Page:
Patriot, brother, activist, socialist Judge Essa Moosa remembered

2017-03-05 22:22
Deputy minister of international affairs Nomaindia Mfeketo speaking at Judge Essa Moosa's memorial (James de Villiers, News24)

Deputy minister of international affairs Nomaindia Mfeketo speaking at Judge Essa Moosa's memorial (James de Villiers, News24)

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Cape Town – The late Judge Essa Moosa will be remembered for his contribution in ending apartheid, his granddaughter said at a memorial service in Athlone on Sunday.

“It’s really unbelievable to conceive that an Indian boy from District Six would grow up and become the champion for human rights throughout South Africa and all around the world,” 15-year-old Lalia Moosa told a crowd of roughly 400 people.

“His efforts contributed to the systematic change in our political system which would benefit all people and generations to come.”

Moosa passed away on Sunday, February 26 at the age of 81. Moosa was a Western Cape High Court judge for 13 years before retiring in 2011.

Judge Seraj Desai said he would remember Moosa for bringing humanity to the justice system.

“Essa told me: ‘If I make this judgement I make a poor man poorer.’ He was emotionally affected by the decisions he made,” Desai said about his former colleague.

“Dispensing justice with humanity is the ultimate objective [of a judge] in a civilised society.”

Throughout the memorial, references were made to Moosa’s contribution to the African National Congress.

“He refused to be engaged in political debate. [He said] ‘I am a congress man, we will decide on the basis of the freedom charter,’” Desai said.

“But that is not entirely correct. His life was that of a socialist, he lived for the poor, he lived for the redistribution of wealth and he resented what was happening in the Western Cape up to his death. The fact that the poor was increasingly becoming marginalised.”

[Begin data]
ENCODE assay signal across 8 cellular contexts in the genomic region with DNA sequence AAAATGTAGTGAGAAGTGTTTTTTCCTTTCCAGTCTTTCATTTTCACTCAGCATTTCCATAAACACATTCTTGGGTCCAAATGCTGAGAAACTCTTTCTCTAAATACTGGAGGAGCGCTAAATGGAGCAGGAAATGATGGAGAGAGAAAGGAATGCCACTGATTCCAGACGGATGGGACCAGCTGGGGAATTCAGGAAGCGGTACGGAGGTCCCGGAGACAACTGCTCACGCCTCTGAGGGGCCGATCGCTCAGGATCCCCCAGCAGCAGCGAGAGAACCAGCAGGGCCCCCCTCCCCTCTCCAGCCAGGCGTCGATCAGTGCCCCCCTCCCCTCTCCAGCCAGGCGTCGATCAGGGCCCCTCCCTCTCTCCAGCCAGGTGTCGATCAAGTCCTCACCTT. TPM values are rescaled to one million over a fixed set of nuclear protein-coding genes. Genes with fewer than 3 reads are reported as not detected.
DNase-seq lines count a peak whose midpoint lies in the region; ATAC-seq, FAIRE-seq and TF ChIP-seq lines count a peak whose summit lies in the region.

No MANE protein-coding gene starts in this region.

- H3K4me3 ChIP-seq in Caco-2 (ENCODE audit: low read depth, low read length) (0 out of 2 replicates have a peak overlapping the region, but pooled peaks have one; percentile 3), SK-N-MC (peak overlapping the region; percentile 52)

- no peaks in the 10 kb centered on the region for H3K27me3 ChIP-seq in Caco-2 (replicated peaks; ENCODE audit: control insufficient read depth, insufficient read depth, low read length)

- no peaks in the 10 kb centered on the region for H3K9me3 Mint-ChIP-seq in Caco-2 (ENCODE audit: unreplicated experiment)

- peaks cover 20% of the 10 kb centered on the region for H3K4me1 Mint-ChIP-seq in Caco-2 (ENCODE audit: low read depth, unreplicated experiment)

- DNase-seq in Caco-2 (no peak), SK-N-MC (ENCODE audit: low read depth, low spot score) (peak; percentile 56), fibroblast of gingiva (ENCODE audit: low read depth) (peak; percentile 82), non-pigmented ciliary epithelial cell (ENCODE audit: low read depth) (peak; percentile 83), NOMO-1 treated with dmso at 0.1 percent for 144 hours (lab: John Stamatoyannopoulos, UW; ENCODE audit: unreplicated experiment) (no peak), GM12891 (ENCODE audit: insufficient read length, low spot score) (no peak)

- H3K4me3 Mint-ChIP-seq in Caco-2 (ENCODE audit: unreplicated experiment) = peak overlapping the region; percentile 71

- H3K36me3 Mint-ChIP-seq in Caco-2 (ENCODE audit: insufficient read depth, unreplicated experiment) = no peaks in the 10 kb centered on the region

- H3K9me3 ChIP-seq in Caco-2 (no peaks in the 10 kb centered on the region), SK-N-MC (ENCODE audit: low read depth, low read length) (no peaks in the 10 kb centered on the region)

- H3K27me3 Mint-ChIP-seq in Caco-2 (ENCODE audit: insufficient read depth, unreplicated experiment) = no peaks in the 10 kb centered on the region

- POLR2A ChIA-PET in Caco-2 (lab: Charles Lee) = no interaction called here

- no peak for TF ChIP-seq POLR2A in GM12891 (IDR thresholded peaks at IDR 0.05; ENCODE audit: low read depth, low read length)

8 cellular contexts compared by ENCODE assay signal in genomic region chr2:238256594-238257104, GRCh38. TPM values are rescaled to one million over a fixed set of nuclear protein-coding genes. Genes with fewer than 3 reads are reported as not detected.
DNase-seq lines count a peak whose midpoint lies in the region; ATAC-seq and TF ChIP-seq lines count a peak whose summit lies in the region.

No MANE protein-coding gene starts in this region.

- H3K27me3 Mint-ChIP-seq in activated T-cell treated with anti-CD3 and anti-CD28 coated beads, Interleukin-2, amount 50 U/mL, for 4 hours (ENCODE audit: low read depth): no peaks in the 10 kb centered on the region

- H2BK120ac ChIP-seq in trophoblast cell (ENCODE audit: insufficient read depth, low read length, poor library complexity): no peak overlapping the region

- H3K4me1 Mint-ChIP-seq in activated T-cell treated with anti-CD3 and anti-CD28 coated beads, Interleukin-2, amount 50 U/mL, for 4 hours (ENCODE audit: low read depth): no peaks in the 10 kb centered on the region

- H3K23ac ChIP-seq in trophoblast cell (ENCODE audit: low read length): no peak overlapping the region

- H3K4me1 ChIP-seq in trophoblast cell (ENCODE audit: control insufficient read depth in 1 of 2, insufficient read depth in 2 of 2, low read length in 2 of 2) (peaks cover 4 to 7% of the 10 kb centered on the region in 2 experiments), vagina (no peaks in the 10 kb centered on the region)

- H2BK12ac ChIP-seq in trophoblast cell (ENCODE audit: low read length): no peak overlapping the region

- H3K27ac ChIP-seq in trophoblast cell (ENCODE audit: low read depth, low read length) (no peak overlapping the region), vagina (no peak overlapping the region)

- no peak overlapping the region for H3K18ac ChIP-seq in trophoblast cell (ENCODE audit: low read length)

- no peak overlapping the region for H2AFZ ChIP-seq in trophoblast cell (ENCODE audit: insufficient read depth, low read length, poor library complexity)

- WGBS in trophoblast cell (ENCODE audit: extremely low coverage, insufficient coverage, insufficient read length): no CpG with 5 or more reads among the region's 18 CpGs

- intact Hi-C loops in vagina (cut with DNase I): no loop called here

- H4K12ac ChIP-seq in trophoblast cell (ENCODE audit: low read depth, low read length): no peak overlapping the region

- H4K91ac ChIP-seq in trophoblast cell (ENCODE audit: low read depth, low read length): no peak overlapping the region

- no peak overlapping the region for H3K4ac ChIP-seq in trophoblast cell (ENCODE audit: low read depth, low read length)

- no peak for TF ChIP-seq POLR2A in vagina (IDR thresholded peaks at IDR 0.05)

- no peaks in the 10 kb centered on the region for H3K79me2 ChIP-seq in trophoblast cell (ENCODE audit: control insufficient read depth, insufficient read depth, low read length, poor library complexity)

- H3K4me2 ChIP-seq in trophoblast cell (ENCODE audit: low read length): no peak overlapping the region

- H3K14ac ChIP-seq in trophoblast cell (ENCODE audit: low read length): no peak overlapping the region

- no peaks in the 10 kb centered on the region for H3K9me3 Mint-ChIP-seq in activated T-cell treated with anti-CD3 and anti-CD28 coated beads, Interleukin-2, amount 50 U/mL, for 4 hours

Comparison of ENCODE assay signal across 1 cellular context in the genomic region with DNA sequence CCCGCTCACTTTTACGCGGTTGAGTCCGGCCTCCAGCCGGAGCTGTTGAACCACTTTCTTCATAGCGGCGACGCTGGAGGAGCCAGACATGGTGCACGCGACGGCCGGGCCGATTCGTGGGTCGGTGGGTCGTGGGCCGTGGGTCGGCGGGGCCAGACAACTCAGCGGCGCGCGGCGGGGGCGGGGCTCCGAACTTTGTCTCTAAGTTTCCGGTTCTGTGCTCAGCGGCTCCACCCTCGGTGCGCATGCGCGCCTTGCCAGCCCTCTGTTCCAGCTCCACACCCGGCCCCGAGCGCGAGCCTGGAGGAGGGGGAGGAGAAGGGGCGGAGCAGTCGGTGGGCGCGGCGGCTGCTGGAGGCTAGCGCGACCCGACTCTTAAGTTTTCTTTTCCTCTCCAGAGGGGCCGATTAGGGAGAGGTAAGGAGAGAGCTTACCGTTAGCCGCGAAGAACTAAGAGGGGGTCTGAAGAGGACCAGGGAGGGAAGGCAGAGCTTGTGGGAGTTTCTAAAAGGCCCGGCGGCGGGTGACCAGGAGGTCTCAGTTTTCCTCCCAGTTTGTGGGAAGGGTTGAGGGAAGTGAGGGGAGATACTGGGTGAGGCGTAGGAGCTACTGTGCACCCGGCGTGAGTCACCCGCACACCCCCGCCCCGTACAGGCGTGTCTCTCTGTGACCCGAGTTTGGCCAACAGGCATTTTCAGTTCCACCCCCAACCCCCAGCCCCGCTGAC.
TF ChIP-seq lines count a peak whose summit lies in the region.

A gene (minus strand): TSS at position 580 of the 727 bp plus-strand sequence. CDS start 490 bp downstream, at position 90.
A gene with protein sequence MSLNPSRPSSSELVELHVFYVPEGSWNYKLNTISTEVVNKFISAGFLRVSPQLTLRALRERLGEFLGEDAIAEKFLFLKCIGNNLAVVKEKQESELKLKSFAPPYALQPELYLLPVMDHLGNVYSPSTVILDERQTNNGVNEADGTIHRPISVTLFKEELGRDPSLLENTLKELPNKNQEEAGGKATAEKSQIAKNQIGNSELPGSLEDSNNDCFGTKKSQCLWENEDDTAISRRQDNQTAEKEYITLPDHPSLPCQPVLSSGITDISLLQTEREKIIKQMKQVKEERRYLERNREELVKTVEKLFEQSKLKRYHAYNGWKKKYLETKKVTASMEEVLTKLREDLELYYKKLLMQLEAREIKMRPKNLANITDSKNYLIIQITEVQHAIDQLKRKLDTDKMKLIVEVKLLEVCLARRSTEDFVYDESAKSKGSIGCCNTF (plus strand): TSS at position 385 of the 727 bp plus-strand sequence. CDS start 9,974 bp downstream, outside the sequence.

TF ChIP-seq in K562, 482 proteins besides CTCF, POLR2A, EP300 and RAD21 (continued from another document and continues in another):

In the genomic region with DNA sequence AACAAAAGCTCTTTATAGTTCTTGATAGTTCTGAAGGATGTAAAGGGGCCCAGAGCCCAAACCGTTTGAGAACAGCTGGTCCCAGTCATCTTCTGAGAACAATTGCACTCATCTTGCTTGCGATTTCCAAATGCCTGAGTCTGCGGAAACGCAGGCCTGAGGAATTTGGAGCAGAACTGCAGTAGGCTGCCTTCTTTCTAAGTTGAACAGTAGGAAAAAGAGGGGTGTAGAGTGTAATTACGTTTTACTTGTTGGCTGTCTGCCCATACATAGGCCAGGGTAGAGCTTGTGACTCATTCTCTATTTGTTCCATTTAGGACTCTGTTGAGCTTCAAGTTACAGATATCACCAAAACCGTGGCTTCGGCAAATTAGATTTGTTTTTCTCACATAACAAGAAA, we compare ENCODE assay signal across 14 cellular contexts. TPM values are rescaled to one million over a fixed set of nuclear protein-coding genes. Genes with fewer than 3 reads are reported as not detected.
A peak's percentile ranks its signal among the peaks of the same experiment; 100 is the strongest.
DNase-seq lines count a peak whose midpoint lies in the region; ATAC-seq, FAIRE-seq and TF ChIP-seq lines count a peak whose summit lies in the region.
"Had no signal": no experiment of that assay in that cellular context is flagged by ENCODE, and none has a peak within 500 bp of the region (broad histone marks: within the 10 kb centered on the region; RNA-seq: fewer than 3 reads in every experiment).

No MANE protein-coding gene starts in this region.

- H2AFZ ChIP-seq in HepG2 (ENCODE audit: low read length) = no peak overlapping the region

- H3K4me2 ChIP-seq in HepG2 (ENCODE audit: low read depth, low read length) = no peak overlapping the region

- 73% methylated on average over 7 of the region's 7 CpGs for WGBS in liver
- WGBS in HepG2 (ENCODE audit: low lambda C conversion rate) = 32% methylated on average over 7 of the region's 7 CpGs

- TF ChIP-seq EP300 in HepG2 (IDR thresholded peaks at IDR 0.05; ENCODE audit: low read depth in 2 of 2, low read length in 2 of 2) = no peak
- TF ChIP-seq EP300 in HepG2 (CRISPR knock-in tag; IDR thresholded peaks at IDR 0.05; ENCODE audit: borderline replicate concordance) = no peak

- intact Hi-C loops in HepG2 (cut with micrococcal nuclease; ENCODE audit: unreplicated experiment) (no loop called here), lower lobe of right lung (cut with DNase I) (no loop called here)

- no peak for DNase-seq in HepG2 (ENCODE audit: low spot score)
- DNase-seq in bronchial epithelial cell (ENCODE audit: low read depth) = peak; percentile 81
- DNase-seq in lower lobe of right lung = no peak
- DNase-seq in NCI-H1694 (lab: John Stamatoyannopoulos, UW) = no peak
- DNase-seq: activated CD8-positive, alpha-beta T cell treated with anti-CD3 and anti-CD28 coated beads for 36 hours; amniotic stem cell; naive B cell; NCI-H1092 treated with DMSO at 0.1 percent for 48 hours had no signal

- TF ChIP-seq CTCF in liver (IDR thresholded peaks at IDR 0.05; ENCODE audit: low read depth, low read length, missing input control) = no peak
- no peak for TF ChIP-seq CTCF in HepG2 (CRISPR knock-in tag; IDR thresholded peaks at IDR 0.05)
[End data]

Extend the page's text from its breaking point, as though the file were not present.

“He lived as a socialist, he died as a socialist.”

A champion

The memorial was attended by Tourism Minister Derek Hanekom, Minister of Police Nathi Nhleko and deputy minister of International Relations Nomaindia Mfeketo.

Mfeketo said she would always be indebted to Moosa for his assistance to her family while she was a political prisoner and when her son passed away.

“On numerous occasion he risked his own life, but also risked being detained, tortured or even killed as it was the norm in those days,” Mfeketo said.

“Many of us activists in the Western Cape memorised the telephone number of Essa Moosa and Associates office because we knew it will come handy during the clamp down of police.”

Mfeketo promised that she would take Moosa’s concern over the Kurdish people in Turkey to the parliamentary committee on international relations.

“Wherever he finds people who were fighting for their freedom and their statehood, comrade Essa would be a champion assisting them,” she said.

“These are the countries and international community that listened when we cried for help and therefore cannot be silent when they cry for help.”

(James de Villiers, News24)

Letters of condolences were read from members of the United Nations and Winnie Madikizela-Mandela.

Mandela said she hoped Moosa’s family find strength and comfort knowing that he is in a better place

“He doesn’t feel the pain any more,” she said.

During a filmed video address, a frail looking Desmond Tutu said there were few people with Moosa’s grace, dignity, and “cheerful commitment to righteousness”.

“[I will remember the] manner of his availability [and] his skilled utter dedication to justice often without any financial gain,” Tutu said.


Read more on:    nomaindia mfeketo  |  desmond tutu  |  cape town

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